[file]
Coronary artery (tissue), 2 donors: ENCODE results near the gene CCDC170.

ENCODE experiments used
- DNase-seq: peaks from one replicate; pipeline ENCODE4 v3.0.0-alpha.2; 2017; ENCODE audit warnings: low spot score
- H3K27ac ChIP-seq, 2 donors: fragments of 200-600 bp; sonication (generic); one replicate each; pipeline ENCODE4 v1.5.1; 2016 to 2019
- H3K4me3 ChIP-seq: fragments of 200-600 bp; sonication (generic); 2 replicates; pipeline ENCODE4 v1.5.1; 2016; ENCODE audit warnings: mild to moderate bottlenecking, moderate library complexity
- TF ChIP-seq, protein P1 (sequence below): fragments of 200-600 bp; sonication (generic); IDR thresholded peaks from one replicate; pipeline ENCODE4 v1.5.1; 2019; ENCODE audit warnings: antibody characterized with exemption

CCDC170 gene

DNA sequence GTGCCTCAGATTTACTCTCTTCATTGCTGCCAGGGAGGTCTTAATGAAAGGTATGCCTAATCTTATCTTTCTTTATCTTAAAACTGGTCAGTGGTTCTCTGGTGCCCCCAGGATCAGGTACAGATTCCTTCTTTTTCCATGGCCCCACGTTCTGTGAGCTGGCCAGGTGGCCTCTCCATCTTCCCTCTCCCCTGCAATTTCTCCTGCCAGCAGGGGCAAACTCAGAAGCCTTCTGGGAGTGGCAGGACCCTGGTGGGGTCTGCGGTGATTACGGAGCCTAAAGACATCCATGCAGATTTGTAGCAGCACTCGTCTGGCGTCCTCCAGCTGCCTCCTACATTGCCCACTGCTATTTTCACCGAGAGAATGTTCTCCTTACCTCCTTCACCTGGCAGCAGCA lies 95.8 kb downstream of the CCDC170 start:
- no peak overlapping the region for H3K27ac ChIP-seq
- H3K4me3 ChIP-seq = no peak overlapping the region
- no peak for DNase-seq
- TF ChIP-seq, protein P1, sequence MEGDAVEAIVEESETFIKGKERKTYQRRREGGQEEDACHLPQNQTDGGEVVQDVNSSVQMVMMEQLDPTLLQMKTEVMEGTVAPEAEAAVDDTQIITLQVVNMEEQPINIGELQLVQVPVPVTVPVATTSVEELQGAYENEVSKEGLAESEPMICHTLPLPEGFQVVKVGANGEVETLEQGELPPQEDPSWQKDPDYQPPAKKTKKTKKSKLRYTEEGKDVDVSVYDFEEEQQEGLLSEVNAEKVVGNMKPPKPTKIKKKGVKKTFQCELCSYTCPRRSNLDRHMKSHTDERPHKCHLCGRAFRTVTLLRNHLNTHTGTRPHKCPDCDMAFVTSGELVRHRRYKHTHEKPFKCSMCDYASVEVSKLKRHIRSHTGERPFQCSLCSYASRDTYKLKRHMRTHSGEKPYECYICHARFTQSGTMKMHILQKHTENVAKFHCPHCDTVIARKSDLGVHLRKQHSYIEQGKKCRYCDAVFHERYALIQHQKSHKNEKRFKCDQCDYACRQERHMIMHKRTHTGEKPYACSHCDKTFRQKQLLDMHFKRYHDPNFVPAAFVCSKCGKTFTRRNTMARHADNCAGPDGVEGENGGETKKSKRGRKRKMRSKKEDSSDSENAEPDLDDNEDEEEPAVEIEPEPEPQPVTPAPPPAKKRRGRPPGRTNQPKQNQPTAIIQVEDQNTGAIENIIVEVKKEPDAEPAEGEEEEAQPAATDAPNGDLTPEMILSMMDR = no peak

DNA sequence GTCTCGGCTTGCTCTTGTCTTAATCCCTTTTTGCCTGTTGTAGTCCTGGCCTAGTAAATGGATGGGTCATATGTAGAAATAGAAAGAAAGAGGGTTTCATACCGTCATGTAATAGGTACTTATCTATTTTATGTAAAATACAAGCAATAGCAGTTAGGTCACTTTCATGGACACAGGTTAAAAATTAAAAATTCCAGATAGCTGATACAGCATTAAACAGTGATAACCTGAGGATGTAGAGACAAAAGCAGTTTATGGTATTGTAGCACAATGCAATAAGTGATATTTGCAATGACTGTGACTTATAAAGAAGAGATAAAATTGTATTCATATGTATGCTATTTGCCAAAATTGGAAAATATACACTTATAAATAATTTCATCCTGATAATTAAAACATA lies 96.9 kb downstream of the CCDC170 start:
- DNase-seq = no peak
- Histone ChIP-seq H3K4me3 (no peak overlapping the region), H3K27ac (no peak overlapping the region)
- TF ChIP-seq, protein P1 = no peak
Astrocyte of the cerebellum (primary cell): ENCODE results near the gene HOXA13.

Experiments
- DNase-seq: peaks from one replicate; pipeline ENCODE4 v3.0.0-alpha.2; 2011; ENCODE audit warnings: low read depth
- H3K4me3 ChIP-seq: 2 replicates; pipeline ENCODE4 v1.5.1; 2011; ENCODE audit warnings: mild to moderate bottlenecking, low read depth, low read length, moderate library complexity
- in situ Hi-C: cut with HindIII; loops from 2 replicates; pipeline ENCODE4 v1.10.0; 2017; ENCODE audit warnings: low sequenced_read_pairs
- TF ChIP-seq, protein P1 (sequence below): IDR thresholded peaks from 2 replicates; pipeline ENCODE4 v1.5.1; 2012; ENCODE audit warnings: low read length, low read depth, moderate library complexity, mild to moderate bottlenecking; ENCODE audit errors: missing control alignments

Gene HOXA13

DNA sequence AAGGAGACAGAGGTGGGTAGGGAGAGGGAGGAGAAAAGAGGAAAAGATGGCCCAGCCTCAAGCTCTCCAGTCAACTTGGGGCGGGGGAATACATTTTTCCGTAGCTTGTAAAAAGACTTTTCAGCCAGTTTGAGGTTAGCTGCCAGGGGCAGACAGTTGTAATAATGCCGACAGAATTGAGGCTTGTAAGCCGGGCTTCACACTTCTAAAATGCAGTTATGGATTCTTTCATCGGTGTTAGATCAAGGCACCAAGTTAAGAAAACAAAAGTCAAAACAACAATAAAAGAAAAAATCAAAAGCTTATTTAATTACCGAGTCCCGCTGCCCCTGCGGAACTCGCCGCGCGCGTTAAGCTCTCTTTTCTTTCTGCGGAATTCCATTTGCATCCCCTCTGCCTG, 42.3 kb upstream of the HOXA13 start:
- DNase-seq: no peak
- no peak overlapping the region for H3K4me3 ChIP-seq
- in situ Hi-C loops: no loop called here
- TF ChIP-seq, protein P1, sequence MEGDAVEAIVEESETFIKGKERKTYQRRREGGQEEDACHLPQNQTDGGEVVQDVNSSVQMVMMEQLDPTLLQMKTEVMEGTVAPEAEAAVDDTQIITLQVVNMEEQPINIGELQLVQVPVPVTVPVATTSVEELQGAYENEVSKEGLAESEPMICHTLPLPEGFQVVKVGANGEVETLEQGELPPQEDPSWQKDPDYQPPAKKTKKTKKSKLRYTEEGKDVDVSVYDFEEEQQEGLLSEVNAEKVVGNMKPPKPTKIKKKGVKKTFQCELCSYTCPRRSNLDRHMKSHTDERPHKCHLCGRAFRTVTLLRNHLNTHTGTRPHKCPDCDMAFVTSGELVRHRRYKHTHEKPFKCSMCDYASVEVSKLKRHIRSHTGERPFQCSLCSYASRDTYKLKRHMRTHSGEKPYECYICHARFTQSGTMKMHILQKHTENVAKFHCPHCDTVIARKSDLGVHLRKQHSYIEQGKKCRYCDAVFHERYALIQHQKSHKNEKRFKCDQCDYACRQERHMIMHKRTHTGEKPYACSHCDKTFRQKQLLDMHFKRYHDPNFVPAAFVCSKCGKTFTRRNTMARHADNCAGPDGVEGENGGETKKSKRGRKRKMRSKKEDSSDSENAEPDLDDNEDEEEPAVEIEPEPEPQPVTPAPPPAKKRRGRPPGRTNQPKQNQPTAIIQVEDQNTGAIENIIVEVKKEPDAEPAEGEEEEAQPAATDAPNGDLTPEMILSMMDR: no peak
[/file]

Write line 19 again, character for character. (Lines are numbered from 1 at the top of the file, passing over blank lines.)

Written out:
- DNase-seq: peaks from one replicate; pipeline ENCODE4 v3.0.0-alpha.2; 2011; ENCODE audit warnings: low read depth